of the selected testcase. Special model modification with
regard to the prediction of the local liquid subcooling
temperature in the nearest wall mesh cell lead to a
stabilization of the model and thereby to almost grid
independent results of the CFD prediction of the wall
boiling process. The comparison to the experimental data of
Lee et al. (2008) led to satisfactory agreement, taking into
account the measurement accuracy in the experiments and
the remaining uncertainties in the correlations used in wall
boiling model closure.
Furthermore the wall boiling heat partitioning algorithm has
been coupled to the prediction of conjugate heat transfer
(CHT) in the solid material of the heated boundary of the
fluid domain, allowing for the definition of volumetric
energy sources in e.g. the rods of nuclear fuel assemblies
heated by nuclear fission reaction instead of fluid domain
thermal boundary conditions. The model implementation
supports both conforming and nonconforming meshes at
domain interfaces. In the validation exercise it has been
proven that the different meshing and data exchange
approaches lead to identical results of the CFD simulation.
Acknowledgements
This research has been supported by the German Ministry of
Economy (BMWi) under contract number 150 1328 in the
framework of the German CFD Network on Nuclear
Reactor Safety Research and Alliance for Competence in
Nuclear Technology, Germany.
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prediction of flow and phase distribution in fuel assemblies
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215228.
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(CFD) Anwendungen und Entwicklungstendenzen",
Wiesbaden, Germany, 25.26. April 2005, pp. 118.
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"Validation of CFD models for mono and polydisperse
airwater twophase flows in pipes", J. Nuclear Engineering
& Design (NED), Vol. 238, pp. 647659, March 2008.
Krepper E., Koncar B., Egorov Y.: "CFD modeling of
subcooled boiling Concept, validation and application to
fuel assembly design", Nuclear Engineering and Design
(NED), Vol. 237, pp. 716731, 2007.
Krepper E., Lucas D., Frank Th., Prasser H.M., Zwart PJ.:
"The inhomogeneous MUSIG model for the simulation of
7th International Conference on Multiphase Flow
ICMF 2010, Tampa, FL USA, May 30June 4, 2010
polydispersed flows", Nuclear Engineering and Design
(NED), Vol. 238, pp. 16901702, 2008.
Kurul N., Podowski M.Z., On the Modelling of
Multidimensional Effects in Boiling Channels, ANS Proc.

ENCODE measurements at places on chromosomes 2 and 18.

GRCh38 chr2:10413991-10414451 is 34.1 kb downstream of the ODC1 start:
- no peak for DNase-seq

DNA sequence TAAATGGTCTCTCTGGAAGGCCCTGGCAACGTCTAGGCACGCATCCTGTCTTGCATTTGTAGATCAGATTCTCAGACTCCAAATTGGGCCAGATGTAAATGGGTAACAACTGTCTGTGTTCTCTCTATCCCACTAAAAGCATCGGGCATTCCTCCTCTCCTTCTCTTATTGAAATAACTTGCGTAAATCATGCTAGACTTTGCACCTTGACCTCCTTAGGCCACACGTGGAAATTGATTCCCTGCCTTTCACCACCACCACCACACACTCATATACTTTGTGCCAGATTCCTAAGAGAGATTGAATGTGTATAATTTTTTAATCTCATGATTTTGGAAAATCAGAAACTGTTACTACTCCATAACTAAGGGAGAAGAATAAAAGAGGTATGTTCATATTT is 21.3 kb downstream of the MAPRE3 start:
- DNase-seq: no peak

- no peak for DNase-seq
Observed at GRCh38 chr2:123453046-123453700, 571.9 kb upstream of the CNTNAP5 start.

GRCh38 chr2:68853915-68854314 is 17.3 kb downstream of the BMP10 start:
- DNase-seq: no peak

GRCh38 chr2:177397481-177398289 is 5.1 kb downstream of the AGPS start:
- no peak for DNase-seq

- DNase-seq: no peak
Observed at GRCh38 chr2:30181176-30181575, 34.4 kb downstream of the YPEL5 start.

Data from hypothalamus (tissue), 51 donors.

27th National Heat Transfer Conference, Minneapolis, July
2831, 1991.
Lee T.H., Park G.C., Lee D.J.: ,,Local flow characteristics
of subcooled boiling flow in a vertical concentric annulus",
International J. Multiphase Flows, Vol. 28 (2002), pp.
13511386.
Lee T.H., Yun B.J., Park G.C., Hibiki T., Kim S.O.:
"Local flow structure of subcooled boiling flow of water in
a heated annulus", Proceedings of the 16th International
Conference on Nuclear Engineering (ICONE16), May
1115, 2008, Orlando, Florida, USA, Paper No.
ICONE1648170, pp. 12.
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"Axial developments of interfacial area and void
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disperse Steam Bubble Condensation in Subcooled Water
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rence & 27. CADFEM Users Meeting, Congress Center
Leipzig (CCL), 18.20. November 2009, pp. 130.
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Chem. Eng. Progr., Vol. 48 (3), pp. 141146 (1952).
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No. B2.8), 1970.
Tomiyama A., Sou A., Zun I., Kanami N., Sakaguchi T.:
"Effect of Eotvos number and dimensionless liquid
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Tomiyama A.: "Struggle with computational bubble
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Tomiyama A.: Private communication (2009).
7th International Conference on Multiphase Flow
ICMF 2010, Tampa, FL USA, May 30June 4, 2010
dI
_ *Kurul & Podowski (orig.)
.' Kurul & Podowski (smoothed)
N : . .db, Mod. 3
db. Mod. 3 (smoothed)
ld
______ j
0 Tsub2 10
20 Tsub, 30
Tb [K]
Figure 4: Bubble diameter in the bulk fluid in dependence on the local liquid subcooling temperature: Kurul & Podowski
(1991) vs. 3rd modification of the bubble bulk diameter relationship.